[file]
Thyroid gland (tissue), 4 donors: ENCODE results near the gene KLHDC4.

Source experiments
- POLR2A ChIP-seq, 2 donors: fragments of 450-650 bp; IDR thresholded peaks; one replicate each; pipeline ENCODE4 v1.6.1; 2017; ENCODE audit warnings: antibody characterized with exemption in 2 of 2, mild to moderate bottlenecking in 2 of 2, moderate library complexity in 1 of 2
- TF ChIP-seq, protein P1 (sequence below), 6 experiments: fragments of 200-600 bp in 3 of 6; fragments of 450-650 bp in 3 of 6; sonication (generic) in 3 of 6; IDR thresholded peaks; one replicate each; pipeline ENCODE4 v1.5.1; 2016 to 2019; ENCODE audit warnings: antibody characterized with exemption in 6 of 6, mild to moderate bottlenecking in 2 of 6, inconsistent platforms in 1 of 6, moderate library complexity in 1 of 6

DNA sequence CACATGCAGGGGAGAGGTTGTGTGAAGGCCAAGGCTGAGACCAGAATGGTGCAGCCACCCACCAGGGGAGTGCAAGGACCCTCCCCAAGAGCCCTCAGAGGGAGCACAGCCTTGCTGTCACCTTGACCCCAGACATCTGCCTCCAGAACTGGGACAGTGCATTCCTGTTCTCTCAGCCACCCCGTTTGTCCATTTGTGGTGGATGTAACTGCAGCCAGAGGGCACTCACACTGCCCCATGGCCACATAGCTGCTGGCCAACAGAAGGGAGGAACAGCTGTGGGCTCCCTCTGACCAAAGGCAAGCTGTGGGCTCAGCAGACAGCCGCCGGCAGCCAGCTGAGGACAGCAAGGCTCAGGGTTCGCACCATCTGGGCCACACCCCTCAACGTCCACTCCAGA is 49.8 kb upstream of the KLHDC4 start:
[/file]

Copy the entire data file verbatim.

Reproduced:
Thyroid gland (tissue), 4 donors: ENCODE results near the gene KLHDC4.

Source experiments
- POLR2A ChIP-seq, 2 donors: fragments of 450-650 bp; IDR thresholded peaks; one replicate each; pipeline ENCODE4 v1.6.1; 2017; ENCODE audit warnings: antibody characterized with exemption in 2 of 2, mild to moderate bottlenecking in 2 of 2, moderate library complexity in 1 of 2
- TF ChIP-seq, protein P1 (sequence below), 6 experiments: fragments of 200-600 bp in 3 of 6; fragments of 450-650 bp in 3 of 6; sonication (generic) in 3 of 6; IDR thresholded peaks; one replicate each; pipeline ENCODE4 v1.5.1; 2016 to 2019; ENCODE audit warnings: antibody characterized with exemption in 6 of 6, mild to moderate bottlenecking in 2 of 6, inconsistent platforms in 1 of 6, moderate library complexity in 1 of 6

DNA sequence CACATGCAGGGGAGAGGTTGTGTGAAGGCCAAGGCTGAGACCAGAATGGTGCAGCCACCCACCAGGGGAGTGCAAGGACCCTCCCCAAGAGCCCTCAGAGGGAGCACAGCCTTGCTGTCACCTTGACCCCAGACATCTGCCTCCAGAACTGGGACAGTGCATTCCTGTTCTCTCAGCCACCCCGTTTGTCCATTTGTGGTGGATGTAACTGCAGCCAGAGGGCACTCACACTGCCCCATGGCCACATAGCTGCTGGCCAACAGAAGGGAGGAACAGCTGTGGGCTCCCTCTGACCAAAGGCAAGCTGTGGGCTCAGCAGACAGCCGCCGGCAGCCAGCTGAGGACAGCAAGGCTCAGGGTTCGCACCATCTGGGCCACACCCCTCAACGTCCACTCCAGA is 49.8 kb upstream of the KLHDC4 start: